Jason Matthews, an accident investigator for MMS, questioned the agency’s New Orleans District drilling engineer, Frank Patton, about his approval of BP’s drilling permit for the Deepwater Horizon.
A pair of high-pressure valves and blades called shear rams sit on the 450-ton blowout preventer at the bottom of the ocean and are supposed to be powerful enough to cut through a gushing drill pipe and close off a leaking well. All attempts to cut the Deepwater Horizon’s pipes have failed.
Patton testified that he was unaware of any such regulation, saying the BP permit application contained “no information on blind shear rams’ ability to shear the drill pipe used.”
“That’s one thing I don’t look for in my approval process. I’ve never looked for that statement there,” Patton said.
Matthews asked, “Is that just you, or is this MMS-wide?”
Patton said he wasn’t sure.
Next, MMS inspector Eric Neil testified that he went to the rig for a monthly investigation on April 1, roughly 3 weeks before the explosion. That inspection includes witnessing tests, such as one measuring well pressures.
Neal testified that MMS inspectors write their test findings into official reports only if the rig’s systems do not pass one of the tests.
A record of test results would help give an idea of what went wrong.
Neal’s father, Robert Neal, also testified. He said he had inspected the Deepwater Horizon in February and March. In his notes from February, he recorded a loss of circulation in the well, but there was no such note in March.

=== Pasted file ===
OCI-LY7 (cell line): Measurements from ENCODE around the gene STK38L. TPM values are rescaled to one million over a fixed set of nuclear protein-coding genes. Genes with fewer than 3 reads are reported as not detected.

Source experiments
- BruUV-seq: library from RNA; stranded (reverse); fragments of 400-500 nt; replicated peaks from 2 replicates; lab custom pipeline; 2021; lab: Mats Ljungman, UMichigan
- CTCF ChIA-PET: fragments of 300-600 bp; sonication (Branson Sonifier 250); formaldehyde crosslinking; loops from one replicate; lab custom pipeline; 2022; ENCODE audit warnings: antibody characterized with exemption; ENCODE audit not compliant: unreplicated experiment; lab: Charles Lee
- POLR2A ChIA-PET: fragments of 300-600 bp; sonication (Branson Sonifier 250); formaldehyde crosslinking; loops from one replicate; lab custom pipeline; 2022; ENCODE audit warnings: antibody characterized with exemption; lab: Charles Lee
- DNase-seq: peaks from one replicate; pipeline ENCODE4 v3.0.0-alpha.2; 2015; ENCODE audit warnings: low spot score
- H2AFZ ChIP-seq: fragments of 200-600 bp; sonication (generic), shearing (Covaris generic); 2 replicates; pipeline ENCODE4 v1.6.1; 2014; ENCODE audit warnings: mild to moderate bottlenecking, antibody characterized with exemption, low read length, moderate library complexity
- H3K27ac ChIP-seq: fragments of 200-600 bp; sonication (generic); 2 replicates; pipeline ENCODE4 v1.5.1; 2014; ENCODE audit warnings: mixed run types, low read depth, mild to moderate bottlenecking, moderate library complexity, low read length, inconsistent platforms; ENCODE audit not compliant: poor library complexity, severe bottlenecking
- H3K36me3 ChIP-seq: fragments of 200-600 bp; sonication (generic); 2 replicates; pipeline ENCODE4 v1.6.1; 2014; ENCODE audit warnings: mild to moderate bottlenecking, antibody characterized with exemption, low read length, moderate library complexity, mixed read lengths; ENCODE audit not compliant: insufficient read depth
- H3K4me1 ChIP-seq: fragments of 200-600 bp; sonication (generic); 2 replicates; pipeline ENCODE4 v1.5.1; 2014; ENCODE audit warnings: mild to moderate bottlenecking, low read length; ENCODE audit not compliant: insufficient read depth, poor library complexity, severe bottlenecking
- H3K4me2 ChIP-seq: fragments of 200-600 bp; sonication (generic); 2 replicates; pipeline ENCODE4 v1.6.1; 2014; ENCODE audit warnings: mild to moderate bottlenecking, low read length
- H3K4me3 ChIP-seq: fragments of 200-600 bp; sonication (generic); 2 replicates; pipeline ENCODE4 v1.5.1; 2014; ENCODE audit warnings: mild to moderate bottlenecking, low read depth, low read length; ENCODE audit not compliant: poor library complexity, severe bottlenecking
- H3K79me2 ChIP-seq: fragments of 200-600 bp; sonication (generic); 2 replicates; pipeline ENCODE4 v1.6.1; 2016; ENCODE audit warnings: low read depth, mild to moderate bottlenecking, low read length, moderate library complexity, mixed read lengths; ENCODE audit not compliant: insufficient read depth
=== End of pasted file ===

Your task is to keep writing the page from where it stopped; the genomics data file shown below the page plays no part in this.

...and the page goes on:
The panel was co-chaired by David Dykes and Coast Guard Capt. Hung Nguyen.
Most of the discussion praised the Coast Guard for its immediate response. But news that the Coast Guard had no firefighting plan for large blazes bothered Nguyen.
The search and rescue specialist for the New Orleans District of the Coast Guard said he did not believe there was a certified fire marshal on the scene who could have coordinated efforts to contain the fire that torched the rig, causing it to sink. He testified that after the explosion vessels battled the fire overnight but that Coast Guard search and rescue teams were not equipped for such a fire and were not able to coordinate the sort of response required.
The last government employee to inspect the rig before its explosion testified that he did not collect key information that might explain why safety systems failed.
Capt. Landry’s first mate on the Bankston, Paul Erickson, said that as much as six weeks before the explosion of the Deepwater Horizon, he and his crewmembers had to clear mud off the rig because of what they heard was a “loss of circulation.”
On April 20, the day of the explosion, Erickson said everything seemed to be normal. The Bankston had stopped collecting drilling mud at 5:17 p.m. and the crew went to dinner. He said they first heard about a problem with the rig a few seconds before 9:53 p.m.
Erickson said a white liquid that looked like seawater billowed out of the derrick and ignited in a flash above it.
“The liquid was coming out over the cargo and then the fire emerged over the top of the liquid, and I yelled, ‘Fire, fire, fire on the rig!’ and ran for the general alarm,” he said.
“It was a remarkable and beautiful response, really,” Erickson said.
Hearings will continue today (Wednesday) and will resume on May 28 and 29.